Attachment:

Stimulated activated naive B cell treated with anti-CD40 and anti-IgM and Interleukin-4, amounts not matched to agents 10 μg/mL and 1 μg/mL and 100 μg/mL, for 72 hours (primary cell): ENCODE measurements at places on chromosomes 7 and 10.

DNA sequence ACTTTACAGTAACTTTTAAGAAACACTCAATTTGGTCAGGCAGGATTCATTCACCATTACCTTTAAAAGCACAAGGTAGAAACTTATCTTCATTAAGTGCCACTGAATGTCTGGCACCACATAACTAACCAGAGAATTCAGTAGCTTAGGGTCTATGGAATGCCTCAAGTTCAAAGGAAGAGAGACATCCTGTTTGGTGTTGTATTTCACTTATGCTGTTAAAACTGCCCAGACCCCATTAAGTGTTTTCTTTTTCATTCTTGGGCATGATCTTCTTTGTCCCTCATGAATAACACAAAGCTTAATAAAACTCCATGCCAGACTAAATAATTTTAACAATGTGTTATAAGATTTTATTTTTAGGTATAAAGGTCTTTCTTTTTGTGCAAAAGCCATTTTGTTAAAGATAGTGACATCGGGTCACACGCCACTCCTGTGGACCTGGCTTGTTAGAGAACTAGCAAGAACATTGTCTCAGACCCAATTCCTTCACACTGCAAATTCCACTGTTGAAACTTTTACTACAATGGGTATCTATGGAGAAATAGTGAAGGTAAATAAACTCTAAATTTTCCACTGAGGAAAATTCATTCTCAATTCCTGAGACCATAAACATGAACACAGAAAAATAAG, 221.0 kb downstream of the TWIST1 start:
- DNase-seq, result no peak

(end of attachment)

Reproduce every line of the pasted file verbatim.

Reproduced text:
Stimulated activated naive B cell treated with anti-CD40 and anti-IgM and Interleukin-4, amounts not matched to agents 10 μg/mL and 1 μg/mL and 100 μg/mL, for 72 hours (primary cell): ENCODE measurements at places on chromosomes 7 and 10.

DNA sequence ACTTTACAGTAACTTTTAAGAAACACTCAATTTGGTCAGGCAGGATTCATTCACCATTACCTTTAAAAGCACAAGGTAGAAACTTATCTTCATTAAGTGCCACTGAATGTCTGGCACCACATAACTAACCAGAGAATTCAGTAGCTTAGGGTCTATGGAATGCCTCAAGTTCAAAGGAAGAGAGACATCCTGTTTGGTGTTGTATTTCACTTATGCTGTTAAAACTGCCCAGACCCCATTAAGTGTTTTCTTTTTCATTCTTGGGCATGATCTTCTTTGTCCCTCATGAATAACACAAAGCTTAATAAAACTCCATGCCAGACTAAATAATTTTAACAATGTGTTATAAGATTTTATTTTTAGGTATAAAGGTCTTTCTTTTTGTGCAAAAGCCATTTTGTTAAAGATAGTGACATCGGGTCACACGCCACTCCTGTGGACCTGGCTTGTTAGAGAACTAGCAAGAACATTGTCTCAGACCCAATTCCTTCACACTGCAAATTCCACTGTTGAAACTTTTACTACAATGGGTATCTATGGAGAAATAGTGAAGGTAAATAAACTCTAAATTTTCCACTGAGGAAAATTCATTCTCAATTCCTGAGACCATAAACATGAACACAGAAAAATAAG, 221.0 kb downstream of the TWIST1 start:
- DNase-seq, result no peak